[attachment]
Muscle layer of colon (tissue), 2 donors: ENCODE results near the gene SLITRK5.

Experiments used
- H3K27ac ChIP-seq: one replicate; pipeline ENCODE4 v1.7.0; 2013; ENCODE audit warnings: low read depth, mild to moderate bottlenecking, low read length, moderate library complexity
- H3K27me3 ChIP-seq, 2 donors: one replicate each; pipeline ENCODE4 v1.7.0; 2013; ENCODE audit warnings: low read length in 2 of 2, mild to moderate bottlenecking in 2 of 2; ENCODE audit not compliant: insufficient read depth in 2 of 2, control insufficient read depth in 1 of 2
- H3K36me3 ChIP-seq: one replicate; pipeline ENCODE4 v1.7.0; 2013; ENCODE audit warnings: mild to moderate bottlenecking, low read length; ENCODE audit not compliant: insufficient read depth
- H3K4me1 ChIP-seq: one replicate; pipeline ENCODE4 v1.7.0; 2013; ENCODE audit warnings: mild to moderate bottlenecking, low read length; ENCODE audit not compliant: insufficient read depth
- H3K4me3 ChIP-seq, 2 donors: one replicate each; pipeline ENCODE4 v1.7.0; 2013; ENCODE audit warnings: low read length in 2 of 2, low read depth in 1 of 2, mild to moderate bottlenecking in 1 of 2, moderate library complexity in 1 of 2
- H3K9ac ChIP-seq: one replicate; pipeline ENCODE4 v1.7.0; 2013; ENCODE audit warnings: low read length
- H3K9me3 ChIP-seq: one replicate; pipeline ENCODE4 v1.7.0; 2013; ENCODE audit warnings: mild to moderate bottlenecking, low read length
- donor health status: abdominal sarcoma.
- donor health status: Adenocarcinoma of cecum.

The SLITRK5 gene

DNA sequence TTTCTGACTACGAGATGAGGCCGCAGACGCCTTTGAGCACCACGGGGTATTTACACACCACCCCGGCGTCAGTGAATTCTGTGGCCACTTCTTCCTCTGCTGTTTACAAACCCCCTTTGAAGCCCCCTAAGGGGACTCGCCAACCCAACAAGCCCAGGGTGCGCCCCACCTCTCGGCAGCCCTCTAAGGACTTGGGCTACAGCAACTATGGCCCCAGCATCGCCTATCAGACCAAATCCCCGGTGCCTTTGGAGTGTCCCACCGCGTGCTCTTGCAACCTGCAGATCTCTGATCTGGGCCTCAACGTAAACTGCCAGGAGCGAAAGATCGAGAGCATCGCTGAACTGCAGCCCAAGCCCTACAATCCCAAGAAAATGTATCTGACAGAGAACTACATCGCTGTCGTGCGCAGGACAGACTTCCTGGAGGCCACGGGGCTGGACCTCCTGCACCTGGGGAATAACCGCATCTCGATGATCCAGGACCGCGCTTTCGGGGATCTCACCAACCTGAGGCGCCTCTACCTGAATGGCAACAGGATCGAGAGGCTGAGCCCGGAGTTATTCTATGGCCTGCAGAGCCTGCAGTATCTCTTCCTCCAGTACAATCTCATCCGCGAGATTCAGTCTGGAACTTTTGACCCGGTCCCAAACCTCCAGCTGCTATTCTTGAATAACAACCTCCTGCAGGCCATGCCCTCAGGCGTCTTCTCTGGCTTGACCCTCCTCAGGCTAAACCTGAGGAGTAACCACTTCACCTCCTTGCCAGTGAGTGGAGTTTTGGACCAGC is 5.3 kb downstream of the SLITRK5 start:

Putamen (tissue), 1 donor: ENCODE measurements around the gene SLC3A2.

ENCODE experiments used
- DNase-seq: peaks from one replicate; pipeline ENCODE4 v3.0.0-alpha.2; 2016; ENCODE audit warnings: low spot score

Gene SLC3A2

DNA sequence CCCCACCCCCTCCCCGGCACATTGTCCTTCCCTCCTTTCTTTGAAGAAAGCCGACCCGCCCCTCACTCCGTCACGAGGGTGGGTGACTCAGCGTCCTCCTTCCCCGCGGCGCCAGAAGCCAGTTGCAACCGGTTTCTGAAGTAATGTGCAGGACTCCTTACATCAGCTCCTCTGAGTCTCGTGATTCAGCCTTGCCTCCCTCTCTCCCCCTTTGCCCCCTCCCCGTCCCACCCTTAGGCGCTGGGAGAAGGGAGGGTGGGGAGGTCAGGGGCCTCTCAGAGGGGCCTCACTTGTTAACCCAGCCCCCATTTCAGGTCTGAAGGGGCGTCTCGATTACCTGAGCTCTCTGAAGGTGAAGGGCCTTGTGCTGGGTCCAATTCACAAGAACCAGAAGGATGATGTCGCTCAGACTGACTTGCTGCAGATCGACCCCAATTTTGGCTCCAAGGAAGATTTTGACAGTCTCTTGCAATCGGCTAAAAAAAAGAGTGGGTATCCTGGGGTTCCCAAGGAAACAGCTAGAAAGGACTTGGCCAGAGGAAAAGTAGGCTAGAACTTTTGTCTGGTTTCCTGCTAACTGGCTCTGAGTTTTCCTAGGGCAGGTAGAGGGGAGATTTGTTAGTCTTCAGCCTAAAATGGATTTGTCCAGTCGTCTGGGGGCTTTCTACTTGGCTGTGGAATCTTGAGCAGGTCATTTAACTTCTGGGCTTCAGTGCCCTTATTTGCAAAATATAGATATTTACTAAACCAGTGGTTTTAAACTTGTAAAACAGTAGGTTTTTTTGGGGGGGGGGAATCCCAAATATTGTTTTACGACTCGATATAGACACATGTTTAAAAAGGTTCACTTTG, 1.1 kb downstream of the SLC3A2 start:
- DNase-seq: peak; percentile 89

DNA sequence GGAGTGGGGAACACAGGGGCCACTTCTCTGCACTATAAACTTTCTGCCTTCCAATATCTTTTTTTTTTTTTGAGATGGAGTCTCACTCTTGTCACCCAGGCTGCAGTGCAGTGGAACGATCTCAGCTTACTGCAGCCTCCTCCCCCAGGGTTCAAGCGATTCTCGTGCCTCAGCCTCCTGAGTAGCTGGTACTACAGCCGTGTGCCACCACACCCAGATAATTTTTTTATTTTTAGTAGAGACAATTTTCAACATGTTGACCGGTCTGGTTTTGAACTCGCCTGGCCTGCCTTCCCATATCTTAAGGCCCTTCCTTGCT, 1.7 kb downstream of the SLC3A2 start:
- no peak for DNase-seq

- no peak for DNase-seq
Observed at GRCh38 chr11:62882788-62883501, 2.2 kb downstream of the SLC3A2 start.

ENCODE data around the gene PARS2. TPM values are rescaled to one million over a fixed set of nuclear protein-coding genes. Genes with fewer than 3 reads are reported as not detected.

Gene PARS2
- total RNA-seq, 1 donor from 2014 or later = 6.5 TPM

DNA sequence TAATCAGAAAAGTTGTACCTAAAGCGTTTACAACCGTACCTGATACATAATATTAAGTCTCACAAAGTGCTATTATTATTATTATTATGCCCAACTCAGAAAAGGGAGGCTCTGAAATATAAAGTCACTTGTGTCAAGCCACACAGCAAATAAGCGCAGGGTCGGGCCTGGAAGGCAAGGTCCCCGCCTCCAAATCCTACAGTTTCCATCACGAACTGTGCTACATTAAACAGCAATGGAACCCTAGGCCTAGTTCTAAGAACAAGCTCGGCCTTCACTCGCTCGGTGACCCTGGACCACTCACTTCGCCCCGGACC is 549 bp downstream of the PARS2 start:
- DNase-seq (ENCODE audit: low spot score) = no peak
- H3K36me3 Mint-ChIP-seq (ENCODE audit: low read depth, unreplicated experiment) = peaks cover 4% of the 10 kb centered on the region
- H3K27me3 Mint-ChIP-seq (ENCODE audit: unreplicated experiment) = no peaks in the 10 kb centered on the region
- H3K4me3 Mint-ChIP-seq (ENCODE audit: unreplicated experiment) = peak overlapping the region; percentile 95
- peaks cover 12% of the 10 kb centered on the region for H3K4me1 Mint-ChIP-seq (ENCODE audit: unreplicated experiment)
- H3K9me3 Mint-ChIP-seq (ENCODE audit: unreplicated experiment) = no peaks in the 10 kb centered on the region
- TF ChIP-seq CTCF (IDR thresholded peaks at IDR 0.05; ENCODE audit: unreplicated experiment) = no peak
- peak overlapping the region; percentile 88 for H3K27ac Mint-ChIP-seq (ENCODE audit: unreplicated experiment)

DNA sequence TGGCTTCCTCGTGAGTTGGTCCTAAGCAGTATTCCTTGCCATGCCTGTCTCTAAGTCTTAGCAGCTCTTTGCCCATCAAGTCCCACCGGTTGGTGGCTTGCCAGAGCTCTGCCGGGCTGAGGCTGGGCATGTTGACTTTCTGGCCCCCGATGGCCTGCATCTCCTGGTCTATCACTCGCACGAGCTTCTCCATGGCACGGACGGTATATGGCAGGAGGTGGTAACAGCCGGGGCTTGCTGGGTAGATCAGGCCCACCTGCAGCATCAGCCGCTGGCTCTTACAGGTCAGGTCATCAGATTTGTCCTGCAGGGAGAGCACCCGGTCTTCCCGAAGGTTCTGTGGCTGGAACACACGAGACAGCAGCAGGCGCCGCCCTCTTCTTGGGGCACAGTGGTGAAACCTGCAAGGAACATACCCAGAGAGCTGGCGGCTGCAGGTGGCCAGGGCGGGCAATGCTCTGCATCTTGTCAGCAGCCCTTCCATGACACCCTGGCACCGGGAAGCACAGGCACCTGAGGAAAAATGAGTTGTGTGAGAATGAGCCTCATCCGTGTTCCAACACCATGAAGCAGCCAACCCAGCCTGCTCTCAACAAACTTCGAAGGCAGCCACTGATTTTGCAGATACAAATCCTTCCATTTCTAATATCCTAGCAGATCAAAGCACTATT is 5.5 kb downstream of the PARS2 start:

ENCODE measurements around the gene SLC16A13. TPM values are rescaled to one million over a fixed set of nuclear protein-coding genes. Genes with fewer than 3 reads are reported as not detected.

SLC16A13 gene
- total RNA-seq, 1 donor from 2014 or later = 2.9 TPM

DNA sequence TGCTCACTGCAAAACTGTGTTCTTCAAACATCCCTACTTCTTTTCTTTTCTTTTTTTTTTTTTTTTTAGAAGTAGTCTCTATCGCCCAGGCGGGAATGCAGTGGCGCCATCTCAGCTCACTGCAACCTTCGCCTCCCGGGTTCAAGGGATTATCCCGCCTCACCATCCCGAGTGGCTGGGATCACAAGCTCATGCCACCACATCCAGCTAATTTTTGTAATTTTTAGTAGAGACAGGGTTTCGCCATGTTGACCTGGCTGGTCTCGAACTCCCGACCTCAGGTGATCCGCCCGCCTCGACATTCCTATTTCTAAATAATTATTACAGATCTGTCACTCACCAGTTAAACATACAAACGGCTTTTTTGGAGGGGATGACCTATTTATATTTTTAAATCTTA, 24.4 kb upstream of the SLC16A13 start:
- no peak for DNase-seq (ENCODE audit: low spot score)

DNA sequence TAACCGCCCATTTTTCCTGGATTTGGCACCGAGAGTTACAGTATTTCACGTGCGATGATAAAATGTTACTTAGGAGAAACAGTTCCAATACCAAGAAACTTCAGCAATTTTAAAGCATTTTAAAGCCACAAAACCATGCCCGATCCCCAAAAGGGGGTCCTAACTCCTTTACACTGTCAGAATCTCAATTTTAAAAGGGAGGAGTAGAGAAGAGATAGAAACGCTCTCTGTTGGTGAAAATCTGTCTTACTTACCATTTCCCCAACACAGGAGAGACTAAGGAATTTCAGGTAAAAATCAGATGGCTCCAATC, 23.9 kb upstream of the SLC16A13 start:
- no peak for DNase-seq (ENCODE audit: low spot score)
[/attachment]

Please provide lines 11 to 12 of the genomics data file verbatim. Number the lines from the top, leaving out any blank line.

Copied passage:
- donor health status: Adenocarcinoma of cecum.

The SLITRK5 gene